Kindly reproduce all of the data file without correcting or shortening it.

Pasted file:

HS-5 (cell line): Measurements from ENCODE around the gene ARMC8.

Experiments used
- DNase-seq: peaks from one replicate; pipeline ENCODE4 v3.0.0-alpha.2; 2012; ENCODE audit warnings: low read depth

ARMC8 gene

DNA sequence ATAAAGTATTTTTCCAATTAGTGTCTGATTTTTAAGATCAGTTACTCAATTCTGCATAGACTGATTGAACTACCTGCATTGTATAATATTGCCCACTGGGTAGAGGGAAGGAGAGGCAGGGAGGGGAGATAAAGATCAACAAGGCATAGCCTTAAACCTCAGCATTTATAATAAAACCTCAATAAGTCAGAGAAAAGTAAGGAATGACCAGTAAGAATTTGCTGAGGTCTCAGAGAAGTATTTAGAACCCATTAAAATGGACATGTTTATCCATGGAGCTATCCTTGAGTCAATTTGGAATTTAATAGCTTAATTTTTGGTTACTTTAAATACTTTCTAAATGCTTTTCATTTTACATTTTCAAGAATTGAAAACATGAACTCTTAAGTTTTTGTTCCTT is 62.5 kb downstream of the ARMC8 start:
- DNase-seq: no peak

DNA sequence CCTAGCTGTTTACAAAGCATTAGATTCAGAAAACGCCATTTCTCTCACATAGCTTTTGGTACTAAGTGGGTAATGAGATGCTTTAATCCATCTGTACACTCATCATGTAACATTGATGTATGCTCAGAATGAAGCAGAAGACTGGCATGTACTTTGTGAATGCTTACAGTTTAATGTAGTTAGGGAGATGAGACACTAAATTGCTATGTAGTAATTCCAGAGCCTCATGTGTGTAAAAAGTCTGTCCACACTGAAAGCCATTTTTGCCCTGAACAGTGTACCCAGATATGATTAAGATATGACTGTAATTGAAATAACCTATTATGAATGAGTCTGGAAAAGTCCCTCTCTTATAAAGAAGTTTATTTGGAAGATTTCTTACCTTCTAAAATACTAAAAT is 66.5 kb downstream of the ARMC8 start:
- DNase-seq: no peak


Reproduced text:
HS-5 (cell line): Measurements from ENCODE around the gene ARMC8.

Experiments used
- DNase-seq: peaks from one replicate; pipeline ENCODE4 v3.0.0-alpha.2; 2012; ENCODE audit warnings: low read depth

ARMC8 gene

DNA sequence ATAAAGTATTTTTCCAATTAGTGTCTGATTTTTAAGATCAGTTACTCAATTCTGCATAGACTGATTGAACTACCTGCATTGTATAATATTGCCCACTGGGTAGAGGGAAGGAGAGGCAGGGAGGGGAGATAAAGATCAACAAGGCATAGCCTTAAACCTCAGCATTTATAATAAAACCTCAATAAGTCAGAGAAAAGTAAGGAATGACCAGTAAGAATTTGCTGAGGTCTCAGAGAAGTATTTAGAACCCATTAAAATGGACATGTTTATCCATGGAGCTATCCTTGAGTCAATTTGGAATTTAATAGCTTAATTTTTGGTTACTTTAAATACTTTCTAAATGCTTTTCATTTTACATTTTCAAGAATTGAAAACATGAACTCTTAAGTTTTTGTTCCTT is 62.5 kb downstream of the ARMC8 start:
- DNase-seq: no peak

DNA sequence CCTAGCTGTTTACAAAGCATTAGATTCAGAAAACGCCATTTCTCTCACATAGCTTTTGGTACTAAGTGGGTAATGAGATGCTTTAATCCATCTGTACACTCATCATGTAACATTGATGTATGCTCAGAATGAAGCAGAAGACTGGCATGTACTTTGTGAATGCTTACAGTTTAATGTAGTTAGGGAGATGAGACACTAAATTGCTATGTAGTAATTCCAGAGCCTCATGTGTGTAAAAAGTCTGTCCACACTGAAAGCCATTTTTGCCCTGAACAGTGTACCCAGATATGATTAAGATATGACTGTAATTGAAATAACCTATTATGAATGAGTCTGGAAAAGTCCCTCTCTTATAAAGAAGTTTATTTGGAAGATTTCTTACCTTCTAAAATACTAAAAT is 66.5 kb downstream of the ARMC8 start:
- DNase-seq: no peak